Graceful, odd-looking and splendidly pink, the Roseate Spoonbill (Ajaia ajaja) has long captured the hearts of avid birders, casual observers and more recently, Florida Bay researchers. Members of the Ibis family, Spoonbills have been admired for centuries. They have even been immortalized on the interior walls of the Egyptian pyramids, their stylized countenance a reminder that humans have held similar perceptions of beauty throughout the millennia.
Unfortunately this species was very nearly annihilated by the whim of 19th century fashion. Grand hats and fancy fans were decorated with the plumes of birds from places near and far. Hunting of spoonbills and other birds continued until 1910, when the New York State Legislature passed the "Audubon Plumage Bill," greatly reducing the demand for feathers. Less than 100 nesting pairs of spoonbills remained in the United States at that time. For a bird that flourished all along the Gulf coast from Texas to the Florida Keys, the outlook was grim. A 1930 survey revealed that only 500 nesting pairs remained, prompting the National Audubon Society to take a closer look at the reasons why roseate spoon bills were not making much of a come back. Enter onto the scene ornithologist Robert Porter Allen who in 1935 was hired by Audubon to study these special creatures. It is said that Allen "lived like a spoonbill" during his months researching their habits, and from his thorough study a platform of baseline data was established that assists contemporary research.
Today the value of the Roseate Spoonbill is much more than skin deep. Their highly specialized fishing techniques and nesting preferences require a specific habitat the ideal habitat being found in Florida Bay. The dense, mangrove-lined marshland of the bay offers large numbers of small fish, crabs, crayfish, shrimp, aquatic insects and even mollusks on which to dine, with small minnow-type fish being their primary food source. The edges of their distinctive spoon-shaped bills are equipped with tactile receptors so sensitive that the spoonbill relies only on touch when foraging, reserving its bright, ruby red eyes for attracting a mate and finding nesting materials. As a group, the birds slowly dip their spoon bills into the shallow waters and underlying mud. As soon as their sensitive bills detect the touch of their prey, they immediately snap shut. Not only do they forage together, these social birds often nest in large colonies consisting of over 100 pairs of birds. They prefer to roost on small, dense offshore islands, which help prevent other animals, especially racoons, from raiding their nests. This is another reason why Florida Bay is the perfect habitat for spoonbills. Over 90% of spoonbill nesting takes place in Florida Bay!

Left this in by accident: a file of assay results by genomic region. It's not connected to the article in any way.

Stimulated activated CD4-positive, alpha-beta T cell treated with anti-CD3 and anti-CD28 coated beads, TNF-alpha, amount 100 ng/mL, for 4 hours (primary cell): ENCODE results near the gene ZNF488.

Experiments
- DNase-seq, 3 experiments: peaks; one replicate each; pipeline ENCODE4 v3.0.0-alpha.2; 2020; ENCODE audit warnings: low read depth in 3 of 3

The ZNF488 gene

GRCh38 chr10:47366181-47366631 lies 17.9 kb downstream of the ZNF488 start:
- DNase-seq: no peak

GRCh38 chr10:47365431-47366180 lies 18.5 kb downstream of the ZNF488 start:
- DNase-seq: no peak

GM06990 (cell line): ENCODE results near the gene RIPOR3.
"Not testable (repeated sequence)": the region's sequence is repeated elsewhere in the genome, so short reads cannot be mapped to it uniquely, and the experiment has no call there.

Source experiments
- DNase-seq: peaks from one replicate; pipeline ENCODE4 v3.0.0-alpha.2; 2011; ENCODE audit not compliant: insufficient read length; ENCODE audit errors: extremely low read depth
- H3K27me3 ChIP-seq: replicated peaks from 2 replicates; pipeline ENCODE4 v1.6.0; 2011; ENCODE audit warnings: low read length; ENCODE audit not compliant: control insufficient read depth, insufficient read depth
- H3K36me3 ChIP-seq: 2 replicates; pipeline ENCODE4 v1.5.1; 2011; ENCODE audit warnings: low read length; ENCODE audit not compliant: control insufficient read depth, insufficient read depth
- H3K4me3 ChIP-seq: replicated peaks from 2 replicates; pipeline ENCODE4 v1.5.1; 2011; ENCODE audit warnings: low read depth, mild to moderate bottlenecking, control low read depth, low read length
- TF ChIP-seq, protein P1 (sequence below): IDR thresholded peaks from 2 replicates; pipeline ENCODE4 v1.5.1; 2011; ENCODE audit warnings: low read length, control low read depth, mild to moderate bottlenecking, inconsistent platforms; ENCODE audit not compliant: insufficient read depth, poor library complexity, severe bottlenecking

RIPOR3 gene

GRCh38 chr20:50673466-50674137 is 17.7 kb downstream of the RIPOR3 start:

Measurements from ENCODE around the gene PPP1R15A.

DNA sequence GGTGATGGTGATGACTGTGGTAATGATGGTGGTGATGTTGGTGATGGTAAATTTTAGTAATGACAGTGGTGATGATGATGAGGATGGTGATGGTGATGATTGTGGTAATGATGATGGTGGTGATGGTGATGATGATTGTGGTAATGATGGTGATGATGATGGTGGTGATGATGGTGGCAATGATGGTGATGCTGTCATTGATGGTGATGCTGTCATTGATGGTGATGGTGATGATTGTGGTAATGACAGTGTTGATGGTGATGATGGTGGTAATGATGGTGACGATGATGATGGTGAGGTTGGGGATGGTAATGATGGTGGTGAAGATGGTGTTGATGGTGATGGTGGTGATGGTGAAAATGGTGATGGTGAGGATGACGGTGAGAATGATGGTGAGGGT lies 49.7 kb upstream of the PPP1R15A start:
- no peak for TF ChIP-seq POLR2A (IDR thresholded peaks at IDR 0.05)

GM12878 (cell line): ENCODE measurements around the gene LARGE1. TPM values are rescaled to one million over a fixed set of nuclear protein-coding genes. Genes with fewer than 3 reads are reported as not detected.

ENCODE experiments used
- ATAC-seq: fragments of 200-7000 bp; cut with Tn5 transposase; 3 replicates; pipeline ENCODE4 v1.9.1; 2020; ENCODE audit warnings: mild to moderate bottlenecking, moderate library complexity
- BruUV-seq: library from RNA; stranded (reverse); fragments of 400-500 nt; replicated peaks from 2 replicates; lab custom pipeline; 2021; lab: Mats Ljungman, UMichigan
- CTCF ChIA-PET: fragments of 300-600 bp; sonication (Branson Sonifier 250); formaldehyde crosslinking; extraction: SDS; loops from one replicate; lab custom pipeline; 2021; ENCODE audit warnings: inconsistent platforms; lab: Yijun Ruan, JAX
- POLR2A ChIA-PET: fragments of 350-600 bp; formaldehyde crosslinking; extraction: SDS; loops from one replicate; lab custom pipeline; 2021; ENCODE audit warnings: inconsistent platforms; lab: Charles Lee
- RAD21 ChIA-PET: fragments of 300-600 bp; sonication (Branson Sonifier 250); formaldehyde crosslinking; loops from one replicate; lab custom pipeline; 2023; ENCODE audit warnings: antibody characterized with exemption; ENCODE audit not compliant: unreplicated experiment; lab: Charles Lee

The Roseate Spoonbill is listed by the State of Florida as a "Species of Special Concern." Florida Bay researchers are keeping a close watch on them since their health can tell us a great deal about our impact on this special environment. The most recent nest survey completed in 1999 showed the lowest number of nests since 1967. Needless to say, major changes have occurred in the bay over the past 30 years. Water management practices have impacted the spoonbills smorgasbord in many areas, and coastal development, complete with dredging and filling, has effectively destroyed much of the prime-nesting habitat. Audubon scientist Dr. Jerry Lorenz and other researchers have shown that roseate spoonbills clearly respond to water management and thus may serve as a good indicator species for south Florida ecosystem restoration. As Dr. Lorenz states: "Roseate spoonbills are the pink canary in the coal-mine."
For more information on this research, contact the Florida Bay Education Project at 305-852-3592. Additional information on a variety of topics is available from the University of Florida/Monroe County Cooperative Extension Service, 5100 College Road, Stock Island or call at 292-4501; fax: 292-4415; email: firstname.lastname@example.org or visit our web site http://monroe.ifas.ufl.edu. Our services are free and available to all without regard to race, color, sex, or national origin.